2011 Marchesi di Barolo "Maràia" Barbera del Monferrato

SKU #1117710 90 points Wine Spectator

 *Top 100 Wines of 2012 and a Best Value* A dark, succulent red, exuding black cherry, blackberry and violet aromas and flavors. Pure and focused, with a long aftertaste of sweet fruit, flowers and spice. Drink now through 2016.  (12/ 2012)

K&L Notes

The Monferrato DOC is comprised of a series of hills east of Turin in Piemonte. Barbera del Monferrato is the signature red wine of the region, and is made in a style that is fresh, inexpensive, and meant to be drunk at a young age. However, here we have an uncommonly rich and compelling bottling. Red and black fruits are complmented by floral tones, earth, and mushroom. This wine is a "can't miss" for just about any pasta with red sauce, but it is complex enough to show much further versatility at the dinner table at an everyday price.

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By: Greg St. Clair |  K&L Staff Member  |  Review Date: 12/27/2012  | Send Email
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That natural ripeness of the 2011 vintage shines through but in classic Monferrato fashion the bright acidity cleaves through the richness to bring a fresh, zingy brightness to the wine. Easy to drink now a perfect wine for your favorite creamy pasta dish or polenta and grilled sausage.
Drink from 2012 to 2014

 By: Kyle Hailey |  Review Date: 1/20/2013 
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Giving this a 3.5 because it is unusual, complex and strong. On the other hand it's not a date night wine. The comment that it's "easy drinking" its about as far from my experience as possible. There is a lot going on and I'd describe as a bit of a monster. It's got an aggressiveness that's powerful, at the same time it's got a young, simple, naive ripeness. I've had this open for 2 weeks and it's still inky and dark and not dead. It's a curious wine. I won't buy another bottle nor finish the one I have but it is interesting. I don't know if it will ever come together. I'd definitely leave it in the cellar for another 5 years at least.
Drink from 2018 to 2028

Additional Information:

Varietal:

Barbera

- Thanks goodness for Italy's wine revolution! If not for the intrepid producers who reduced yields and focused their energy on improving quality in Italian wine production, we may have never known how delicious Barbera could be. Native to Italy, Piedmont's Monferrato is most often cited as its birthplace (though others argue that Oltrepò Pavese in Lombardy is its rightful home) with records of vineyard plantings dating back as far as 1246. Best known and most planted in its dark-skinned iteration (there is a white version of the grape called Barbera Bianca), the world's top Barberas come from Piedmont's Alba, Asti and Monferrato DOCs and styles can vary significantly depending on climate and soil. But you can always count on Barbera for its distinct ruby red color, vibrant acidity and mild tannins. Juicy red fruit and hints of smokiness are also common characteristics. Grown elsewhere in Italy, Barbera is used in varietal wines and as a blending grape to varying degrees of success. Outside of Italy it has also been planted extensively in North and South America, but most successfully in California, where it was planted by Italian immigrants and long, warm growing seasons give this late-harvest varietal the chance to develop complex flavors to compete with its racy acidity.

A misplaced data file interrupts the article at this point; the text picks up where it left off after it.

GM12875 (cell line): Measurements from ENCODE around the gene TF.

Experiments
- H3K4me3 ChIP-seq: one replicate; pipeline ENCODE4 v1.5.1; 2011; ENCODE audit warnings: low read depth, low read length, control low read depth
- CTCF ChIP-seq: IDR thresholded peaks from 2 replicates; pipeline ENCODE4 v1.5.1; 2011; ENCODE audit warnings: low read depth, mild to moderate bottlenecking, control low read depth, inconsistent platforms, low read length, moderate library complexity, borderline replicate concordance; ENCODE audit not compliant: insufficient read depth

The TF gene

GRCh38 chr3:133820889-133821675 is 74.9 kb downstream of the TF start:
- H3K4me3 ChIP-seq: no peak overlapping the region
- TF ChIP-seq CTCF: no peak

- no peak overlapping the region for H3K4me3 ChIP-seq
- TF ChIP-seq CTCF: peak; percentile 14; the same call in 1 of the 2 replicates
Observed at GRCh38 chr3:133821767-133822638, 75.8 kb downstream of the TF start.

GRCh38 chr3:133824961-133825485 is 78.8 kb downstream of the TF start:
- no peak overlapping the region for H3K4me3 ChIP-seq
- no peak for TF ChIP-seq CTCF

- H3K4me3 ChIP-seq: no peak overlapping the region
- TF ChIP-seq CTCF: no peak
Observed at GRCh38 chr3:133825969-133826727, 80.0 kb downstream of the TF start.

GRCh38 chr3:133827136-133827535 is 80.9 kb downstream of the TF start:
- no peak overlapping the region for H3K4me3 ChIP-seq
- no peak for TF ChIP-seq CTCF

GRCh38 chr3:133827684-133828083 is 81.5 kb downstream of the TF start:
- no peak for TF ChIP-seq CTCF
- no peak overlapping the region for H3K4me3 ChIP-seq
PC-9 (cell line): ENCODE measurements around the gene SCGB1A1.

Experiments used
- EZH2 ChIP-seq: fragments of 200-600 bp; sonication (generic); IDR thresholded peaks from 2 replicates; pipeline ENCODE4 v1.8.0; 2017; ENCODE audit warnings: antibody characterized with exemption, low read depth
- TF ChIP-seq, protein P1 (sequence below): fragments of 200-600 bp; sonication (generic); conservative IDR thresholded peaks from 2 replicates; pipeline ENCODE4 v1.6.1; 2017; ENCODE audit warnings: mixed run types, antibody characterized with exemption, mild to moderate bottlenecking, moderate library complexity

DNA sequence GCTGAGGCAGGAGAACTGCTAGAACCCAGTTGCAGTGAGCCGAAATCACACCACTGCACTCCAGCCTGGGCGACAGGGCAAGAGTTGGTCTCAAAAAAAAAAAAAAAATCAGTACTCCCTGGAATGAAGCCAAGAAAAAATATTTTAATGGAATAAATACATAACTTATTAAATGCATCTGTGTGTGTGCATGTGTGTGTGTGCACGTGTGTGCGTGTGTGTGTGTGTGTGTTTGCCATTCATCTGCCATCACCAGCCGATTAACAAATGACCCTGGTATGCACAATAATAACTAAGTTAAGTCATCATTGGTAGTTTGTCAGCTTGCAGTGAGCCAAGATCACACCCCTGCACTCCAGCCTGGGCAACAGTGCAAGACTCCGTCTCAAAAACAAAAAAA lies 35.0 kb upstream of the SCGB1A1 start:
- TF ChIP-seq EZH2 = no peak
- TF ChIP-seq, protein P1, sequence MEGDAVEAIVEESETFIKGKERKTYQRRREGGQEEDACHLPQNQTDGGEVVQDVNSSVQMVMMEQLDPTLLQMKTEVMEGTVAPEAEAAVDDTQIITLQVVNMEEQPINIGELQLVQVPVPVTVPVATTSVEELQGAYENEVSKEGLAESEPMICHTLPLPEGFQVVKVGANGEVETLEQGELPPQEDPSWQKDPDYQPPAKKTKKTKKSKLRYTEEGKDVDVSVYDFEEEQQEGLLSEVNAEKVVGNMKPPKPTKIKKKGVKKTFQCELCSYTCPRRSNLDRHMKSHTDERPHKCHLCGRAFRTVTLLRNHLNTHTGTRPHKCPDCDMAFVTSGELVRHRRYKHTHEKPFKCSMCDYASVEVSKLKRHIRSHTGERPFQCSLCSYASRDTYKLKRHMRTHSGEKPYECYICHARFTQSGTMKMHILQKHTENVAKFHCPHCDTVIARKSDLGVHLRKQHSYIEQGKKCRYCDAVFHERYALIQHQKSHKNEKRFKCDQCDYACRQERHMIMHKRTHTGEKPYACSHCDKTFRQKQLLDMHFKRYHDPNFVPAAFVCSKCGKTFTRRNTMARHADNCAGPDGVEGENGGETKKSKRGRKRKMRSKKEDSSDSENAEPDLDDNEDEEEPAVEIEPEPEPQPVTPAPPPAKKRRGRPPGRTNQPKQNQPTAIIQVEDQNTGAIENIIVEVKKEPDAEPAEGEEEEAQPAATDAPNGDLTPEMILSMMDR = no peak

Country:

Italy

- Once named Enotria for its abundant vineyards, Italy (thanks to the ancient Greeks and Romans) has had an enormous impact on the wine world. From the shores of Italy, the Romans brought grapes and their winemaking techniques to North Africa, Spain and Portugal, Germany, France, the Danube Valley, the Middle East and even England. Modern Italy, which didn't actually exist as a country until the 1870s, once produced mainly simple, everyday wine. It wasn't until the 1970s that Italy began the change toward quality. The 1980s showed incredible efforts and a lot of experimentation. The 1990s marked the real jump in consistent quality, including excellence in many Region that had been indistinct for ages. The entire Italian peninsula is seeing a winemaking revolution and is now one of the most exciting wine Region in the world. For our entire Italian wine selection, click here. Click for a list of bestselling items from all of Italy.
Sub-Region:

Piedmont

- Piedmont is in the Northwestern region of Italy, bordering France and Switzerland. Piedmont is predominantly a plain where the water flows from the Swiss and French Alps to form the headwaters of the Po river. The major wine producing areas are in the southern portion of the region in the hills known as the "Langhe". Here the people speak a dialect that is 1/3 French and 2/3 Italian that portrays their historical roots. Their cuisine is one of the most creative and interesting in Italy. Nebbiolo is the King grape here, producing Barolo and Barbaresco. In addition, the Barbera and Dolcetto are the workhorse grapes that produce the largest quantity of wine. Piedmont is predominantly a red wine producing area. There are a few whites made in Piedmont, and the Moscato grape produces a large volume of sweet, semi-sweet and sparkling wines as well.